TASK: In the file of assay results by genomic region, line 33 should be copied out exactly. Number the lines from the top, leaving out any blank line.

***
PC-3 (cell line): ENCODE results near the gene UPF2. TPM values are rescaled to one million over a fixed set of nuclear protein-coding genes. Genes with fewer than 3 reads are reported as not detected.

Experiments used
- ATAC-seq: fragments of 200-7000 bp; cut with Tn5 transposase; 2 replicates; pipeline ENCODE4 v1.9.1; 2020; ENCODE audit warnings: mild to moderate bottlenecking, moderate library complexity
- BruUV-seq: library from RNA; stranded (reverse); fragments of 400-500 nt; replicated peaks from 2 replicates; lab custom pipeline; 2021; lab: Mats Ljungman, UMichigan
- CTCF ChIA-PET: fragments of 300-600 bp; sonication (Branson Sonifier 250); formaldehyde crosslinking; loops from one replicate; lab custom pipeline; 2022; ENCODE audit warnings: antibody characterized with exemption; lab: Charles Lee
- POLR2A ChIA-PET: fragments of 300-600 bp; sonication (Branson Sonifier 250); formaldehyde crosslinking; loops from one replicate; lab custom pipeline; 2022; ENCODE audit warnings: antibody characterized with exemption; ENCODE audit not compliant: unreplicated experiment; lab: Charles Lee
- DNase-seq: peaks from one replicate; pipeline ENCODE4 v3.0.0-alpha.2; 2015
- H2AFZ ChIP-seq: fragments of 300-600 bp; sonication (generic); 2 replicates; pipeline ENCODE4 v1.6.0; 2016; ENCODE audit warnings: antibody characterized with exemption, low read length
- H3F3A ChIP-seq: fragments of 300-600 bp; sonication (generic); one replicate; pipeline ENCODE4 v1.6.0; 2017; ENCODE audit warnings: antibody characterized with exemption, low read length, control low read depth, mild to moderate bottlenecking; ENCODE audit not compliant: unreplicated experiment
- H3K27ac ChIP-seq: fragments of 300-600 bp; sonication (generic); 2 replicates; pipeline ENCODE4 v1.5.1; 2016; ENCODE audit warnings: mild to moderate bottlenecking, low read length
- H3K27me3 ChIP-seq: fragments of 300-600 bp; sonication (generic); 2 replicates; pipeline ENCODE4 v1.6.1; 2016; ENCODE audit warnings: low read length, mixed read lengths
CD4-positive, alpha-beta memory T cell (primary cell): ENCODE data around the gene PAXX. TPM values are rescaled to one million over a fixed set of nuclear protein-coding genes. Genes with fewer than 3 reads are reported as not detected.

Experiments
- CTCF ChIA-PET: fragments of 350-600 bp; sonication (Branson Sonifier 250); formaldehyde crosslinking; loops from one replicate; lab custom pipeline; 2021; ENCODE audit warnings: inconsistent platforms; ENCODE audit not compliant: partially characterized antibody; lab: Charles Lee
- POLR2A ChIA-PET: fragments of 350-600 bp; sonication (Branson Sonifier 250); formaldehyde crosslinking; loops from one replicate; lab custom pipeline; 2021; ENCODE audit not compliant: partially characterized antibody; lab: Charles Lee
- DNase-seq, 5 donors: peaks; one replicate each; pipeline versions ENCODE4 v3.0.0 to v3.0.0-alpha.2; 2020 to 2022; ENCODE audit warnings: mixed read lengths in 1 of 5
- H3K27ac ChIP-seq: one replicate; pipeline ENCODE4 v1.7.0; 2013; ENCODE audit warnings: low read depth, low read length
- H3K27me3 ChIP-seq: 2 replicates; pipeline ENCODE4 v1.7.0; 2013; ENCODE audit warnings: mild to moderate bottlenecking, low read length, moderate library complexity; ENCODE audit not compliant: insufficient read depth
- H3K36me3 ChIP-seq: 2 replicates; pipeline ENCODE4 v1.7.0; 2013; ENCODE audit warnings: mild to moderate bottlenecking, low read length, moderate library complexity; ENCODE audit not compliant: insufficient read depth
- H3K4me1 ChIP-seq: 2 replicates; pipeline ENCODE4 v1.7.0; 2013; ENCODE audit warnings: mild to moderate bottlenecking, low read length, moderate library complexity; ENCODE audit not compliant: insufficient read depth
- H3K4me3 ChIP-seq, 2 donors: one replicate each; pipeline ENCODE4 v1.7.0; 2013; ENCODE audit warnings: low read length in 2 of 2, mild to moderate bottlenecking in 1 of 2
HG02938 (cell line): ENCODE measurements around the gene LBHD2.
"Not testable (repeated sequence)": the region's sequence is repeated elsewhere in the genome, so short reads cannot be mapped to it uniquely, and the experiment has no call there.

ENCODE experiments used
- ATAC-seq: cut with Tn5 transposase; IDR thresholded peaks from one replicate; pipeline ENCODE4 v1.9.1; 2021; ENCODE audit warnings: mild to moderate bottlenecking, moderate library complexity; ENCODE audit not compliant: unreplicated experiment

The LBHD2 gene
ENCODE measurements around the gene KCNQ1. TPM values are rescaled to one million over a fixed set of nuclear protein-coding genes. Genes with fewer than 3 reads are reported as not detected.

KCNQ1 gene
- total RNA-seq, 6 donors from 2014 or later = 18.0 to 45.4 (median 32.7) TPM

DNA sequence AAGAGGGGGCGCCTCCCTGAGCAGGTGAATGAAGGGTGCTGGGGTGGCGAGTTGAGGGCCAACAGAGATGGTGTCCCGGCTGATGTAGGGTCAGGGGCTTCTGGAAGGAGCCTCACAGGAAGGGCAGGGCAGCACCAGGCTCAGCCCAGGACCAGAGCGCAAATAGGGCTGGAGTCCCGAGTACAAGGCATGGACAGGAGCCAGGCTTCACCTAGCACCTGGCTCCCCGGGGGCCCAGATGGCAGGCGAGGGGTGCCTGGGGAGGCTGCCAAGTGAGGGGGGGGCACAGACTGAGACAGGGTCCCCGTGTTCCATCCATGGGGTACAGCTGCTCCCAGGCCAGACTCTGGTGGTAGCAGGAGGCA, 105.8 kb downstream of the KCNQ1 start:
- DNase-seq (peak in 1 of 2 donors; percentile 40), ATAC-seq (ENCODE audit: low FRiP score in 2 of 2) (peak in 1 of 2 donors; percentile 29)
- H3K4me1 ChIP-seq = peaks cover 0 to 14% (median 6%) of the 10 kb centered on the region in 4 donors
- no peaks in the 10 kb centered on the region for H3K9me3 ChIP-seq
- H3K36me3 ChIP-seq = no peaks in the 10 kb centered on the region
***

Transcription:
- no peaks in the 10 kb centered on the region for H3K9me3 ChIP-seq